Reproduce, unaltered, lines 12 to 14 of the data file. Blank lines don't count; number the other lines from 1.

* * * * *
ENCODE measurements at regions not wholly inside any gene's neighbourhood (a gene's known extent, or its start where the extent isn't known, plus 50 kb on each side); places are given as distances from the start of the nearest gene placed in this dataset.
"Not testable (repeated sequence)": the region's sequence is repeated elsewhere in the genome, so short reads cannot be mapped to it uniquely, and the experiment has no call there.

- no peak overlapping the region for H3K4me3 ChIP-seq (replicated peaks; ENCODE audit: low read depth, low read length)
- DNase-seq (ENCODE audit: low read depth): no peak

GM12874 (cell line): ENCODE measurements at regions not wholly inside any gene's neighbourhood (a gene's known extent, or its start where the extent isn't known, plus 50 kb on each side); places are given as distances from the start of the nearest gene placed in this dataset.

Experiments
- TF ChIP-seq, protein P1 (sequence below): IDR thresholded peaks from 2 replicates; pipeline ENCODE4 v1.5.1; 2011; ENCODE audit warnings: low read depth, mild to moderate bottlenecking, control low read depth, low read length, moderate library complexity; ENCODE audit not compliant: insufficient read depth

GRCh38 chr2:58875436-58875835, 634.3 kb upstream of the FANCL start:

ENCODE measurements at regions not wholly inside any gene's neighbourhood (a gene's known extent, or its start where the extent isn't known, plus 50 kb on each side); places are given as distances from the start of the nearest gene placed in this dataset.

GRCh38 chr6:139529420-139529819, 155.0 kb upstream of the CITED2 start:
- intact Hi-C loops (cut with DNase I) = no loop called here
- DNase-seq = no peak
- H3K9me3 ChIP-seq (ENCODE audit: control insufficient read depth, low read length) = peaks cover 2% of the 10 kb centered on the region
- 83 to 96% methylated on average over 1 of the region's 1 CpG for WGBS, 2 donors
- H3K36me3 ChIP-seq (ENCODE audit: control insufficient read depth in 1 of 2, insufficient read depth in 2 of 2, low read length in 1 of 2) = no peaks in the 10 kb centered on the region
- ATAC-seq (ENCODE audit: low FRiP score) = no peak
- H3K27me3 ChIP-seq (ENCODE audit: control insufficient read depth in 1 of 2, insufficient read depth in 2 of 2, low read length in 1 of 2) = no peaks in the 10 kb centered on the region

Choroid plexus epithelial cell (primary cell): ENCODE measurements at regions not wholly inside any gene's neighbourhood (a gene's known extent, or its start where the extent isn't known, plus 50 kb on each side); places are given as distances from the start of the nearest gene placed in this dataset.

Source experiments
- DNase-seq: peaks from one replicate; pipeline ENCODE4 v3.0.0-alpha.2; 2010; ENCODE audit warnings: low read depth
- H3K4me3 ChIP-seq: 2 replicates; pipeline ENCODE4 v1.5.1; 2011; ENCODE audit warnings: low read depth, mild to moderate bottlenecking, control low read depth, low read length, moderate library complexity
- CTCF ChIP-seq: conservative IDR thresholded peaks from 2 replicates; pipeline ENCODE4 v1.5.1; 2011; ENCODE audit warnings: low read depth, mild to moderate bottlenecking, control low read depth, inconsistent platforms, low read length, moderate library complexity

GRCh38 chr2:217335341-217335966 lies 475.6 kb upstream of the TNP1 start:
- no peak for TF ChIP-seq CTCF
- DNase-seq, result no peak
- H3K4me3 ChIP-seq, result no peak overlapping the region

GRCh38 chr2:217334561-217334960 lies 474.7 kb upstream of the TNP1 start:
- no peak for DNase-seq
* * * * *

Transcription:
- DNase-seq = no peak
- H3K9me3 ChIP-seq (ENCODE audit: control insufficient read depth, low read length) = peaks cover 2% of the 10 kb centered on the region
- 83 to 96% methylated on average over 1 of the region's 1 CpG for WGBS, 2 donors